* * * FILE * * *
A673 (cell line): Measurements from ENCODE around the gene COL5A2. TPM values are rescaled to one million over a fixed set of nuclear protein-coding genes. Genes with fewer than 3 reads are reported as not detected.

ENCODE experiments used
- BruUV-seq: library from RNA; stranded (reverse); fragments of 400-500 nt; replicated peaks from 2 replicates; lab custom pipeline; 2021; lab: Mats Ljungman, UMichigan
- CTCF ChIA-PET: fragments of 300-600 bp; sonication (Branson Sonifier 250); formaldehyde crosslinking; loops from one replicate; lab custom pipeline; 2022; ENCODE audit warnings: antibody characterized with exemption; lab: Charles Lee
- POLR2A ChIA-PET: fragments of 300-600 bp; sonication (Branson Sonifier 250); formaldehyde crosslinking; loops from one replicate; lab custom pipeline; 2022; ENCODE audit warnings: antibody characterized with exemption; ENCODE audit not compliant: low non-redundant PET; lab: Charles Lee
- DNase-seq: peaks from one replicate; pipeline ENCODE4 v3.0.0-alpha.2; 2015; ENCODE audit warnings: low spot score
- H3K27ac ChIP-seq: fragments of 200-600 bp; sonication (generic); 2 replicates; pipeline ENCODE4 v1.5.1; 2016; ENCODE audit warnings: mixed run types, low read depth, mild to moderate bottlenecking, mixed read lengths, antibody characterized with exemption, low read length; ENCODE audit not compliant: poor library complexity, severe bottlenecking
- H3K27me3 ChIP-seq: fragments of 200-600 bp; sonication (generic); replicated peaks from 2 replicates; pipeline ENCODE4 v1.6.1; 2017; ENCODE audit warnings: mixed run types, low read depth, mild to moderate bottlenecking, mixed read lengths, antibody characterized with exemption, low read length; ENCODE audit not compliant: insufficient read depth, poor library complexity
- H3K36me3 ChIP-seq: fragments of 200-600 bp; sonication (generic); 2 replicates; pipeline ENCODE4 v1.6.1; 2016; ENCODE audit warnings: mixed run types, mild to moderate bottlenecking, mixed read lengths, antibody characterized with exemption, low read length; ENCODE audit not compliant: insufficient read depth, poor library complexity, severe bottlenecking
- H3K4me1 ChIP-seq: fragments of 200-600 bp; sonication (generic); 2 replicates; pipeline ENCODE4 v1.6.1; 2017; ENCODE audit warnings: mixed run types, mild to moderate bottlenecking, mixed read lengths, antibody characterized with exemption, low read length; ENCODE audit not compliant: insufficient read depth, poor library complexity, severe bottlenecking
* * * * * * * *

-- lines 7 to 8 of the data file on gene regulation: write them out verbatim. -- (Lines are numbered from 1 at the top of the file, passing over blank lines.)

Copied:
- H3K27ac ChIP-seq: fragments of 200-600 bp; sonication (generic); 2 replicates; pipeline ENCODE4 v1.5.1; 2016; ENCODE audit warnings: mixed run types, low read depth, mild to moderate bottlenecking, mixed read lengths, antibody characterized with exemption, low read length; ENCODE audit not compliant: poor library complexity, severe bottlenecking
- H3K27me3 ChIP-seq: fragments of 200-600 bp; sonication (generic); replicated peaks from 2 replicates; pipeline ENCODE4 v1.6.1; 2017; ENCODE audit warnings: mixed run types, low read depth, mild to moderate bottlenecking, mixed read lengths, antibody characterized with exemption, low read length; ENCODE audit not compliant: insufficient read depth, poor library complexity